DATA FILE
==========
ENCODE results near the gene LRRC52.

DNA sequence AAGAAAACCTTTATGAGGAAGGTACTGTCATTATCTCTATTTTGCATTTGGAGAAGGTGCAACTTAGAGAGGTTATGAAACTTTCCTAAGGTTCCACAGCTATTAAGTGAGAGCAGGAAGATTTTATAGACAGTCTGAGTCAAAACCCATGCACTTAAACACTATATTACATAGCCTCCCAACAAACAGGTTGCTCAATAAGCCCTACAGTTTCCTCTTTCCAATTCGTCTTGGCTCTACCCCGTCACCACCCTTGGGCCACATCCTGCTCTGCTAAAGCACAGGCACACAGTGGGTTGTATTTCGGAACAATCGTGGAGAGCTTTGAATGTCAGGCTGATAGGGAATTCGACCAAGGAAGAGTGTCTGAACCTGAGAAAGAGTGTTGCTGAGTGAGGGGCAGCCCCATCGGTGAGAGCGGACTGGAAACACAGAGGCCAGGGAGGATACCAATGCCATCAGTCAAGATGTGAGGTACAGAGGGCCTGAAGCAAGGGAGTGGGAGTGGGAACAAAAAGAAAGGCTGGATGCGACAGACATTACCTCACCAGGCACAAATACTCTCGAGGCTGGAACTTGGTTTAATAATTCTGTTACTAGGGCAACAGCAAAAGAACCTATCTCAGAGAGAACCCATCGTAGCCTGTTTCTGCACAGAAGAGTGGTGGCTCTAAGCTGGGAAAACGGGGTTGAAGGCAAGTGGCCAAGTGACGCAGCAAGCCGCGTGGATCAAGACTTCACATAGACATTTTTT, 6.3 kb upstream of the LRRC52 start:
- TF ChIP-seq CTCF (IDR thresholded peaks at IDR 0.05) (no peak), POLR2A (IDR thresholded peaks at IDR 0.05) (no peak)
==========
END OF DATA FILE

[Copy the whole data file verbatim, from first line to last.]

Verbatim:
ENCODE results near the gene LRRC52.

DNA sequence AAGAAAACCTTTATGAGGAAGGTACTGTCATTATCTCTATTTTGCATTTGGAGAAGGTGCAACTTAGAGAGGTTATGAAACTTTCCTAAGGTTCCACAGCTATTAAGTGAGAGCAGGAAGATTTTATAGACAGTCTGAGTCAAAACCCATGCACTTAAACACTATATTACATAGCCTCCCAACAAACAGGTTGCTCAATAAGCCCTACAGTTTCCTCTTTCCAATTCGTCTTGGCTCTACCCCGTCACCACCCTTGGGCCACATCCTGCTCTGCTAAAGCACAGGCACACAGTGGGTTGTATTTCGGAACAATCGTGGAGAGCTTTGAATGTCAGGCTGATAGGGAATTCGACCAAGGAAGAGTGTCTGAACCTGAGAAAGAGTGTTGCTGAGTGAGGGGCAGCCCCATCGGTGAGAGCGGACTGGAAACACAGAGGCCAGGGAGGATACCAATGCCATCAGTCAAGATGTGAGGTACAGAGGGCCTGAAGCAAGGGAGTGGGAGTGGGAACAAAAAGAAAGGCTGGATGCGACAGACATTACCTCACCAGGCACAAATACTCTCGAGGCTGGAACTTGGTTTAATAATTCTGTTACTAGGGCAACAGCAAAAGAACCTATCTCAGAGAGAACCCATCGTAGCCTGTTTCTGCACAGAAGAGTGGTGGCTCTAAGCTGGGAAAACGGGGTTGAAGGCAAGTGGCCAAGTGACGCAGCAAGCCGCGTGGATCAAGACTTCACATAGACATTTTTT, 6.3 kb upstream of the LRRC52 start:
- TF ChIP-seq CTCF (IDR thresholded peaks at IDR 0.05) (no peak), POLR2A (IDR thresholded peaks at IDR 0.05) (no peak)